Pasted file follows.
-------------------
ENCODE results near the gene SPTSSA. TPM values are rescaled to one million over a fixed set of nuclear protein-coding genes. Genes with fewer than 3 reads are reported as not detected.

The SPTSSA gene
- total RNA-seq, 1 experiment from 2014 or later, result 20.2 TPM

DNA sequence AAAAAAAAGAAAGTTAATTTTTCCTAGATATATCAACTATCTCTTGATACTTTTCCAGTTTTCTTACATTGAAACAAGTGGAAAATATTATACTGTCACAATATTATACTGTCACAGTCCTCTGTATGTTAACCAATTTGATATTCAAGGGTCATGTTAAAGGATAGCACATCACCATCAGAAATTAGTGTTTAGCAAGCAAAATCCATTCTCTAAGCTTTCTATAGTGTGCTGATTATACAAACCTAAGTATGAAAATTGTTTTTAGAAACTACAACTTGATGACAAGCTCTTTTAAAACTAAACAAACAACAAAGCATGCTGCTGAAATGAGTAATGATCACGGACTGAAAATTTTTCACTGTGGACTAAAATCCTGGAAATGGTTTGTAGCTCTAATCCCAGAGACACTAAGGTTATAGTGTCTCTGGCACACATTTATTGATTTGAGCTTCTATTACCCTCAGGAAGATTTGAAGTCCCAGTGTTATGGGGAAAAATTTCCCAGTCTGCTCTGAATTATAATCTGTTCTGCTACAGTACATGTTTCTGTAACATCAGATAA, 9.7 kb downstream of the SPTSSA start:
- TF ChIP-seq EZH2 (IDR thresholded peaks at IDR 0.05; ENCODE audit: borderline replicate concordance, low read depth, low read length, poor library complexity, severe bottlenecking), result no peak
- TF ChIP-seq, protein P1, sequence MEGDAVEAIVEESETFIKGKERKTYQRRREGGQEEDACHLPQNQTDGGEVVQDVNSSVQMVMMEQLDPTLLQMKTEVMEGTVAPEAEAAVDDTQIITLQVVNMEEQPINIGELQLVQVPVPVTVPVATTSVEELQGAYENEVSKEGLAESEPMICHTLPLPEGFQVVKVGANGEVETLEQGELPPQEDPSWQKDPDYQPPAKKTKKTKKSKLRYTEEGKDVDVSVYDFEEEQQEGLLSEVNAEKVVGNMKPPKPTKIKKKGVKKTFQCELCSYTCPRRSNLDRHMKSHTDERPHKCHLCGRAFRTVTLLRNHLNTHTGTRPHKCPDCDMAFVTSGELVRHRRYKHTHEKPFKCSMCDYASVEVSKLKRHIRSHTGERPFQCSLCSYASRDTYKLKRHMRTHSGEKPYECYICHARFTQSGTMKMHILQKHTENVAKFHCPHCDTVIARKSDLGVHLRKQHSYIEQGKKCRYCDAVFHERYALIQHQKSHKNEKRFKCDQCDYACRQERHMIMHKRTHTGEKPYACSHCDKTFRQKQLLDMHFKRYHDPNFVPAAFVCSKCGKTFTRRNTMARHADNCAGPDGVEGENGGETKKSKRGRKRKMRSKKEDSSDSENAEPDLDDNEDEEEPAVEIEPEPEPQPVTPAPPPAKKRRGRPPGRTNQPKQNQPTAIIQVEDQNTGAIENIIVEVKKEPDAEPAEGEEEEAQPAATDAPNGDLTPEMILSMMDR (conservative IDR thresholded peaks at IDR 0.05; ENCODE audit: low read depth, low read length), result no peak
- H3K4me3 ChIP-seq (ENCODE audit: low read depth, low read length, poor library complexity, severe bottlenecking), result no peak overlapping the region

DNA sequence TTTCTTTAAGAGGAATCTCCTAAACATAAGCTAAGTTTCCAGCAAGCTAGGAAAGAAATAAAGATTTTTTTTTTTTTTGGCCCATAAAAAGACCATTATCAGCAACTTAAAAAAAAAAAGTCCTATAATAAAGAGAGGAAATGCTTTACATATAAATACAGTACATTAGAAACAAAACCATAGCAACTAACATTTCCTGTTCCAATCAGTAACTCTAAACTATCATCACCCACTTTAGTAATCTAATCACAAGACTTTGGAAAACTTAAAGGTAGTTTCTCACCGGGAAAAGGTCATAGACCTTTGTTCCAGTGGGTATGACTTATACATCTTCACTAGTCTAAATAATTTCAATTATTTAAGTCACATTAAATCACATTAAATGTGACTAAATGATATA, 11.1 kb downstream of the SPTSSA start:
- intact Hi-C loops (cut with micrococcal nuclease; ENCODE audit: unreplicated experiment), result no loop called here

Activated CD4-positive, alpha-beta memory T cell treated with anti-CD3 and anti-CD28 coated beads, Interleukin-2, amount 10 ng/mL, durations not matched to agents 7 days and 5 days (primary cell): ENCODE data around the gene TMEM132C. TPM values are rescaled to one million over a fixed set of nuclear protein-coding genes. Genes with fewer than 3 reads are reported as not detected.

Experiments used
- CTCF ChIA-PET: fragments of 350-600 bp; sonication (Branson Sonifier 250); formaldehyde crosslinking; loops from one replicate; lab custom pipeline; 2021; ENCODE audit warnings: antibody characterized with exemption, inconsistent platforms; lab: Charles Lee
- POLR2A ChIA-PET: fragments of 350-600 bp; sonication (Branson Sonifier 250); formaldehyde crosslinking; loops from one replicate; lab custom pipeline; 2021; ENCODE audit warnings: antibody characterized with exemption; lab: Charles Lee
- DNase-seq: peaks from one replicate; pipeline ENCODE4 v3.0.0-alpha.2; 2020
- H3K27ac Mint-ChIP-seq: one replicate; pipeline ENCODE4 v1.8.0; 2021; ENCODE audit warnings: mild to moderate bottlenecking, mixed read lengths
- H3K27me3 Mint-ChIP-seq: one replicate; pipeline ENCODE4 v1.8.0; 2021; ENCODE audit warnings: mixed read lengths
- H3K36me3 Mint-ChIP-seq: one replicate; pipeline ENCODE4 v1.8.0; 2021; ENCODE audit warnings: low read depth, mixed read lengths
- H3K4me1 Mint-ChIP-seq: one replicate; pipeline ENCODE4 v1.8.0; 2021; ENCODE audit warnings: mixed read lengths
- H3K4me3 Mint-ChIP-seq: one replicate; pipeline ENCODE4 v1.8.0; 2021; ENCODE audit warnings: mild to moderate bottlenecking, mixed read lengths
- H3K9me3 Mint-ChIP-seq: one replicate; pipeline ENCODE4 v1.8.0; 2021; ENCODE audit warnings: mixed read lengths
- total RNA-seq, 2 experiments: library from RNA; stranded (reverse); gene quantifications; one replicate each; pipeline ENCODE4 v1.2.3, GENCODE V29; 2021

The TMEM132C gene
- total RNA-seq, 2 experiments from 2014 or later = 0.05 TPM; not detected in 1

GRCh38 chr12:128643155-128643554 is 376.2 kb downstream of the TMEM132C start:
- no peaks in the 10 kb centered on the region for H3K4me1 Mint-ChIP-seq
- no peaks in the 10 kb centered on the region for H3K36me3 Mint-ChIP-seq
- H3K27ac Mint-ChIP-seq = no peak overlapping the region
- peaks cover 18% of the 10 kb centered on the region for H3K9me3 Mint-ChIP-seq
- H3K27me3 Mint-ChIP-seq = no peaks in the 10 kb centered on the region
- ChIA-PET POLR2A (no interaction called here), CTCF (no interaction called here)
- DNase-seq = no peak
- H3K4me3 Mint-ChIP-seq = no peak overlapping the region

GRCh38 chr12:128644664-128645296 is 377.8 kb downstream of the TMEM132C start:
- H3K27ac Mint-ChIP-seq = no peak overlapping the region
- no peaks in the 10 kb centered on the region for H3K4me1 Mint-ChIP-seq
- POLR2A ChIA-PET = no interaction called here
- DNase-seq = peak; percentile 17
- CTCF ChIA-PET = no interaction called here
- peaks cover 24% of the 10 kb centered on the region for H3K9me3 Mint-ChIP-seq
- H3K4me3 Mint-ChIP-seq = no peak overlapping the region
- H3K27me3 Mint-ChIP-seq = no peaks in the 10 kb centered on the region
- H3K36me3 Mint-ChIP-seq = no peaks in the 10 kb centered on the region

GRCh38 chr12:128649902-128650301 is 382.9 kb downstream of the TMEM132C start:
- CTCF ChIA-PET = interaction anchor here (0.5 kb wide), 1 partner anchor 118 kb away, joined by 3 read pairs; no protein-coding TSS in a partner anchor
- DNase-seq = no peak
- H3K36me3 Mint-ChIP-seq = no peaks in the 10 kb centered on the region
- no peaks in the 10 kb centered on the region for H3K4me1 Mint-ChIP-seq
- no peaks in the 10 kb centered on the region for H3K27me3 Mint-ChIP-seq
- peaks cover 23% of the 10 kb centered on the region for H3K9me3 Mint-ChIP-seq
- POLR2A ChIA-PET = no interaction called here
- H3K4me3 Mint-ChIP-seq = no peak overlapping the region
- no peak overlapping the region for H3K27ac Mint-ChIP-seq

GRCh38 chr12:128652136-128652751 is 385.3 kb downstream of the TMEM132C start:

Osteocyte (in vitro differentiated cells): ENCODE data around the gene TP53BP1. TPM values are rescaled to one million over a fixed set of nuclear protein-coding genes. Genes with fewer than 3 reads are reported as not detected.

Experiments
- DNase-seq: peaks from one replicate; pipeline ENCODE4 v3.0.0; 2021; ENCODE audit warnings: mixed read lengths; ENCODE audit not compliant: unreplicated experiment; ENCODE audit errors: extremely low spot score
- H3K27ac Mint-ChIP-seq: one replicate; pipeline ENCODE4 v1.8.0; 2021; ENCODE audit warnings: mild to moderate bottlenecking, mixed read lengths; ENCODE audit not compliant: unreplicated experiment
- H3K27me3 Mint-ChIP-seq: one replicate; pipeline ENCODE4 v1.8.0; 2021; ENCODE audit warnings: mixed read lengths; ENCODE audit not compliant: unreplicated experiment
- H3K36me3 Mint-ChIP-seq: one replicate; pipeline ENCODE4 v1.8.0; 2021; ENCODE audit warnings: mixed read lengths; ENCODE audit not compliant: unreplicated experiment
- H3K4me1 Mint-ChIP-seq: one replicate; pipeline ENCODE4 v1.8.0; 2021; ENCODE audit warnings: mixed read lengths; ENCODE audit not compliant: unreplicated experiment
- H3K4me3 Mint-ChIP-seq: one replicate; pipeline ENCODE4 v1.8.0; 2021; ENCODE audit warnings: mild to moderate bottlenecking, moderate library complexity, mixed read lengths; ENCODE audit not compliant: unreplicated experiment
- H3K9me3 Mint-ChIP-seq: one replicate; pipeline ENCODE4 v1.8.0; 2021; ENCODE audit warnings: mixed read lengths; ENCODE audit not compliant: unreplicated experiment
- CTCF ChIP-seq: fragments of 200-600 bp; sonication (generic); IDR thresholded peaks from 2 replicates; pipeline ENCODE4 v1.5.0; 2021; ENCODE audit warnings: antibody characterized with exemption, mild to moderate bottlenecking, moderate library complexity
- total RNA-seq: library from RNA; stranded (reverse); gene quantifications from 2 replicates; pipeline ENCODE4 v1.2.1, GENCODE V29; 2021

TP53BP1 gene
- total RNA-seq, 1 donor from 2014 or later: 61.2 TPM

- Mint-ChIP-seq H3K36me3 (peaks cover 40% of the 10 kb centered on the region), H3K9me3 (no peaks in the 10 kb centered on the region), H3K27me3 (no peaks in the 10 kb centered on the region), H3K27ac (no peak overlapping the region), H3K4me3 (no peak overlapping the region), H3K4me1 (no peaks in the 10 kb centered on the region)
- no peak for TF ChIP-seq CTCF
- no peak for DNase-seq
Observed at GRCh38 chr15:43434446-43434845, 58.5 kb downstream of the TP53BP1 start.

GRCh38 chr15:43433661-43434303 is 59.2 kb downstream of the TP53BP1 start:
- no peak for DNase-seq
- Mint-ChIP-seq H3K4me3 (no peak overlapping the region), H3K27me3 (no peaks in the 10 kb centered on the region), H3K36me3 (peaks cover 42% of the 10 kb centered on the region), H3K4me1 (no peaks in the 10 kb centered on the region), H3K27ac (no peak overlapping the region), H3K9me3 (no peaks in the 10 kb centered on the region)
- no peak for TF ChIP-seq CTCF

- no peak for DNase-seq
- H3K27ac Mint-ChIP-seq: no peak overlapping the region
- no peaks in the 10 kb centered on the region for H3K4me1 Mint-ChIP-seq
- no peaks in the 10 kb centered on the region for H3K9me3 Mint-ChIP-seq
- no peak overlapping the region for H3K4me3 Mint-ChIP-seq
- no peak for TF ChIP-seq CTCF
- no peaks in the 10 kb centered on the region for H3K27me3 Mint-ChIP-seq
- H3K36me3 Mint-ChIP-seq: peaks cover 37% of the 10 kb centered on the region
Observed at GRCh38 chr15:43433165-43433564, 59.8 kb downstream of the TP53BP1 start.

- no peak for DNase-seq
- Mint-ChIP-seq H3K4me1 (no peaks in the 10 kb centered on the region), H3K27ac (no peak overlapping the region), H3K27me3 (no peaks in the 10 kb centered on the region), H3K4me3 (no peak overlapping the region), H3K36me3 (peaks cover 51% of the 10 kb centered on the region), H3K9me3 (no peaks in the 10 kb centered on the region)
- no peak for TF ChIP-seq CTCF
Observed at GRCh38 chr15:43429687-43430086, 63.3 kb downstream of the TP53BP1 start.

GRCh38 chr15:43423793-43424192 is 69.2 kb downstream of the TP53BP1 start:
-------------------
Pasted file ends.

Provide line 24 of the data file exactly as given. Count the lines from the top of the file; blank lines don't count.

GRCh38 chr12:128643155-128643554 is 376.2 kb downstream of the TMEM132C start: